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“Happiness in marriage is entirely a matter of chance.” With reference to marriages in Pride and Prejudice, to what extent is this statement true?

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Lydia Mason 10Y "Happiness in marriage is entirely a matter of chance." With reference to marriages in Pride and Prejudice, to what extent is this statement true? Marriage is the key issue in Pride and Prejudice, and Austen uses class structure, manners and proper behaviour in society to embellish the topic. It is the overall picture given by these subjects that tell us about the happiness a woman could expect from entering the state of marriage, whether marrying for love and felicity, or, as seems the wise choice in the case of many of the characters, for money and financial security. Pride and Prejudice explores the situations that many young ladies found themselves put in, and whether or not it was possible to achieve fulfilment and happiness if you were to marry for the latter. In the Bennet household, particularly, marriage is a very poignant subject. For Mrs Bennet, she feels it is essential for her girls (and for herself) that they should marry well, as otherwise they stand to lose everything without a son to take over the estate. Her feelings are made clear at the beginning, once she has heard that a wealthy Mr Bingley has recently moved to the neighbourhood. Without any knowledge or regard for his character, she immediately jumps to the conclusion that it is 'a fine thing for our girls'. This statement is made purely on the awareness of his handsome fortune, and of the happiness and fortune that it could bring her. She uses the word 'girls', and this shows that she doesn't care for individual happiness, but she does want one of them married to him, never mind which. ...read more.


However, the match between herself and Wickham gives them both happiness, and, although her family does not share their feelings, her decision, however misguided, does give her happiness. Prior to the marriage, she writes 'for there is but one man in the world I love, and he is an angel'. This view is in opposition to Charlotte's, that one must marry into good fortune, and then see what happiness may come of it, if any at all. Lydia's perception of Wickham is unchanged when she writes again, once Elizabeth and Darcy are married. She says that 'If you love Mr Darcy half so well as I do my dear Wickham, you must be very happy.' Although on initially embarking on her elopement, the marriage looked as though it was a flirtatious whim, especially on the part of Wickham, by the end, there is no real relationship development, except that they still love each other. From the circumstances surrounding both of their families, it is safe to say that Wickham is not marrying for wealth, it is for his apparent love for Lydia. Previously, he had been engaged to Mary King, a wealthy heiress of ten thousand pounds, and Elizabeth had said of the match 'a wise and desirable measure for both; handsome young men must have something to live on, as well as the plain.' As Colonel Fitzwilliam said of men 'Our habits of expense make us too dependent, and there are not many in my rank of life who can afford to marry without some attention to money'. However, these same motives are not seen in his match with Lydia, although it is true to say that unless Darcy had intervened, they may not have married. ...read more.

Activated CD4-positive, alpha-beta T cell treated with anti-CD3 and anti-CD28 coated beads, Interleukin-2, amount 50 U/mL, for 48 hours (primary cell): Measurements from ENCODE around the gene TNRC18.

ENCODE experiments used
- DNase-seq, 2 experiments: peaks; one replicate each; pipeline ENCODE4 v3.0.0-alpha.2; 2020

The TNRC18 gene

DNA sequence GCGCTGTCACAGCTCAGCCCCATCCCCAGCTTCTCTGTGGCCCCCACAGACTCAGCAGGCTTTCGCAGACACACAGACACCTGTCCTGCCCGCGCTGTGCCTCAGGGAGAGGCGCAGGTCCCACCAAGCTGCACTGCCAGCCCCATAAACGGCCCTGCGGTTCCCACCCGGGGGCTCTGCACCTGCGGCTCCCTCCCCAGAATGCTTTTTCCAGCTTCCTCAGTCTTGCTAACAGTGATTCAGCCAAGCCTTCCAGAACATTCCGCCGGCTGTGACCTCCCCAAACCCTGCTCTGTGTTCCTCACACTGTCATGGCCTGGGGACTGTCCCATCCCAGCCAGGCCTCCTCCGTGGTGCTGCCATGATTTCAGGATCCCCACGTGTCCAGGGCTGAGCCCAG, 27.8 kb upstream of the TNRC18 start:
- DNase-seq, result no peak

least some amount of time would not have been as morally successful as Elizabeth and Darcy, whose marriage is based on mutual esteem. Whereas Charlotte had thought about the espousal, and then agreed, much to the disdain of her friend, her happiness is impaired, because the marriage is not based on love, as Elizabeth's is, it is principled on common gain, as were many matches in the society. Not only do Darcy and Elizabeth respect and gratify each other, they also share common interests, such as reading, as well as having the same elegant tastes. These qualities ensure happiness, unlike Mr and Mrs Bennet, where stimulation of the mind is essential to one, and stimulation of the tongue necessary for the other. Pride and Prejudice is a very good example of what different types of marriages can achieve: a good home and security, passion and fun or intelligent companionship. Marriage opens up different ways to different types of happiness, but true happiness can only be achieved on the grounds of honour and deference. Lydia, and to some extent Wickham, are happy, despite the different morals in their marriage, when compared to Charlotte and Mr Collins marriage. Darcy and Elizabeth are happy because they knew, appreciated and respected each other before entering matrimony, whereas Wickham and Lydia entered marriage with little but their fancy for each other to base their lives together on. In my opinion, Darcy and Elizabeth's match is better, because their happiness is determined before marriage, not decided afterwards. 'Happiness in marriage is entirely a matter of chance' is true to some marriages, but in a carefully calculated marriage, based on respect, esteem and confidence, the question of chance is indifferent. ...read more.

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